NORTH COAST EMERGENCY MEDICAL SERVICES Policy # 6028
POLICIES AND PROCEDURES
Subject: Medical Direction
Basic Life Support Treatment Guidelines
Airway Adjunct Procedure
Associated Policies: 02/15/98
- Scope of Practice - Airway Adjuncts:
- First Responder scope of practice permits the use of oropharyngeal airways (OPA) and nasopharyngeal airways (NPA).
- Decreased level of consciousness/ suppressed gag reflex.
- Oral Airway - Presence of a gag reflex.
- Nasal Airway - Any head or facial trauma. Child less then 1 year of age.
- Assemble equipment near patient: OPA/ NPA, oxygen, bag valve mask, and suction.
- Determine proper size:
- OPA - measure from the ear lobe to the corner of the mouth, or from the angle of the jaw to midline of the lips. DO NOT USE AN UNDERSIZED OPA, AS THERE IS RISK OF ASPIRATING THE AIRWAY.
- NPA - measure from the tip of the nostril to the tragus (cartilaginous bump) of the ear.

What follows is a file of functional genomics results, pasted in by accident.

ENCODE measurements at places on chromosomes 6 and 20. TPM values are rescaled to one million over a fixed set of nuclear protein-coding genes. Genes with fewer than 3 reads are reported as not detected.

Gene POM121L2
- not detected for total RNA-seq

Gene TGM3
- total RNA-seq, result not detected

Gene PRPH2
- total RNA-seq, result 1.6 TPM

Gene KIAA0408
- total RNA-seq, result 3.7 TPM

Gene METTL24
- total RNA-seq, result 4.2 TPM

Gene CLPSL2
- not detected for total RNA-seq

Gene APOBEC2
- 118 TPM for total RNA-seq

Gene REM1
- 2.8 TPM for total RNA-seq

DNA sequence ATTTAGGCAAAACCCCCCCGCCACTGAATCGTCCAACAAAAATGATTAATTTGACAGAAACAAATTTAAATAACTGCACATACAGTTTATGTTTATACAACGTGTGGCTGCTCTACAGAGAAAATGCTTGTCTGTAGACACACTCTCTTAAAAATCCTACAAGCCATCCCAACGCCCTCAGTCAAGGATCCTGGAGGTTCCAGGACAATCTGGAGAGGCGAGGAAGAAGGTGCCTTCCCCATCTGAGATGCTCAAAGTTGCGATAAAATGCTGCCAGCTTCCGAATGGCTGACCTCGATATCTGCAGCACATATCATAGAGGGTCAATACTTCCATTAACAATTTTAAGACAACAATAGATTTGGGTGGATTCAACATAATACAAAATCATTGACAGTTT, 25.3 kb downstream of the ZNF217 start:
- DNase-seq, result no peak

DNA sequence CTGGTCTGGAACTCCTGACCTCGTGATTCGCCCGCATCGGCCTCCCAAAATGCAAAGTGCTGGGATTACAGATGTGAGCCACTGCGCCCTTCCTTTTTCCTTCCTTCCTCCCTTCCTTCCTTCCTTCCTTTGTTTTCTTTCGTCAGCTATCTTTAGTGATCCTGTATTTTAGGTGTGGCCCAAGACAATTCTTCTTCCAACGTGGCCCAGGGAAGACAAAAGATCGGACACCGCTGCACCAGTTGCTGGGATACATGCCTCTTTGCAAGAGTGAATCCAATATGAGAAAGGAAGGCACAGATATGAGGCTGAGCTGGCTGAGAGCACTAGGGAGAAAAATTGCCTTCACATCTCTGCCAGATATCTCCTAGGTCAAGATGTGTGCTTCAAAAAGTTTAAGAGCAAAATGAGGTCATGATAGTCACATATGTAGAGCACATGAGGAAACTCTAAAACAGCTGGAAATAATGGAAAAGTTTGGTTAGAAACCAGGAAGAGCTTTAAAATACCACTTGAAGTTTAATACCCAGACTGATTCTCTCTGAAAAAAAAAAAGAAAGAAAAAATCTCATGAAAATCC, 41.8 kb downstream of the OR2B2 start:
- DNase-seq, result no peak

- OPA - Gently insert the OPA upside down into the mouth, and advance the airway until resistance is met at the pharynx. When resistance is met, rotate the OPA 180º (right side up) while inserting remainder of airway or insert directly using tongue depressor to compress tongue.
- NPA - Lubricate NPA with water soluble lubricant, and push up the tip of the nose to widen the nostrils. Insert into the larger or right nostril with the beveled side towards the septum. Angle the tip of the NPA at 45º above the base. Gently guide the NPA through the nostril while bringing it to a 90º angle to the patient. Aim the tip of the NPA at C-1 and insert the remainder of the airway while rotating the airway back and forth between the fingertips. Do not attempt to force an NPA past resistance. Remove it and try the other nostril.
- Special Instructions:
- DO NOT USE AN UNDERSIZED OPA.
- Stimulation of an eyelash reflex is indicative of a gag reflex.
- Improper insertion of OPAs may push the tongue into the posterior pharynx and create an airway obstruction.
- Vigorous insertion of NPAs may cause severe nosebleeds.